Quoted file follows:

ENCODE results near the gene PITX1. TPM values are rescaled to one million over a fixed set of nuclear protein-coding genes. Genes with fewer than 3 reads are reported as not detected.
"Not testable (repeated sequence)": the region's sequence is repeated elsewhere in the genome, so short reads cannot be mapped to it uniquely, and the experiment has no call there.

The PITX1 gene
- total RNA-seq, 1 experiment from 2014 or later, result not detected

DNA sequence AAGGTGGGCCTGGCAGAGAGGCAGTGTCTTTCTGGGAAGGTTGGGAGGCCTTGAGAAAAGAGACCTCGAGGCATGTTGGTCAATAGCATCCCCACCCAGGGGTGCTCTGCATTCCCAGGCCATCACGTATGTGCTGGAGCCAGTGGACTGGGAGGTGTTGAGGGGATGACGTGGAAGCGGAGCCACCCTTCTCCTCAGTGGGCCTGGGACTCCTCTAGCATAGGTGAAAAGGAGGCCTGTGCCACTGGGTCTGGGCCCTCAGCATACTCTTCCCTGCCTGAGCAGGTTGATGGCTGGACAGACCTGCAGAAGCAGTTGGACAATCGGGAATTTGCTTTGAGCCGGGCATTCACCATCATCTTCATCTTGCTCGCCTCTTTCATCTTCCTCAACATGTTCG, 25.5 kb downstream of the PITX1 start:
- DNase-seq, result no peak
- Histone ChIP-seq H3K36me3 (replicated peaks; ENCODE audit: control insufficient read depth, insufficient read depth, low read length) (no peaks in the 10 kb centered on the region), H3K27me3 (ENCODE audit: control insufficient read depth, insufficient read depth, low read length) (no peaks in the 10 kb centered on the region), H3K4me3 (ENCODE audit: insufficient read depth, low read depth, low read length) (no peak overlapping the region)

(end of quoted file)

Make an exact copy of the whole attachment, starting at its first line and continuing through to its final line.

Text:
ENCODE results near the gene PITX1. TPM values are rescaled to one million over a fixed set of nuclear protein-coding genes. Genes with fewer than 3 reads are reported as not detected.
"Not testable (repeated sequence)": the region's sequence is repeated elsewhere in the genome, so short reads cannot be mapped to it uniquely, and the experiment has no call there.

The PITX1 gene
- total RNA-seq, 1 experiment from 2014 or later, result not detected

DNA sequence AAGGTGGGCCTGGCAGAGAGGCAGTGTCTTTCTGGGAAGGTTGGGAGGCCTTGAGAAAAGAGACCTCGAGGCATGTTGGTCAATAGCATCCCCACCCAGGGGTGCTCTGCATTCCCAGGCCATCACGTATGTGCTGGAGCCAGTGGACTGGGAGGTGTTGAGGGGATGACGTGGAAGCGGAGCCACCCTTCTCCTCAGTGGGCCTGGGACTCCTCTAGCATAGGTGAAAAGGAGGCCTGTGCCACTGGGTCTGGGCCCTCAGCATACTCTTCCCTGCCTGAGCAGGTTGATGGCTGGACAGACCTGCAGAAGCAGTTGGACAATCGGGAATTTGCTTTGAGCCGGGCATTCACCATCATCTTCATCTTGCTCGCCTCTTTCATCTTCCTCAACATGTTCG, 25.5 kb downstream of the PITX1 start:
- DNase-seq, result no peak
- Histone ChIP-seq H3K36me3 (replicated peaks; ENCODE audit: control insufficient read depth, insufficient read depth, low read length) (no peaks in the 10 kb centered on the region), H3K27me3 (ENCODE audit: control insufficient read depth, insufficient read depth, low read length) (no peaks in the 10 kb centered on the region), H3K4me3 (ENCODE audit: insufficient read depth, low read depth, low read length) (no peak overlapping the region)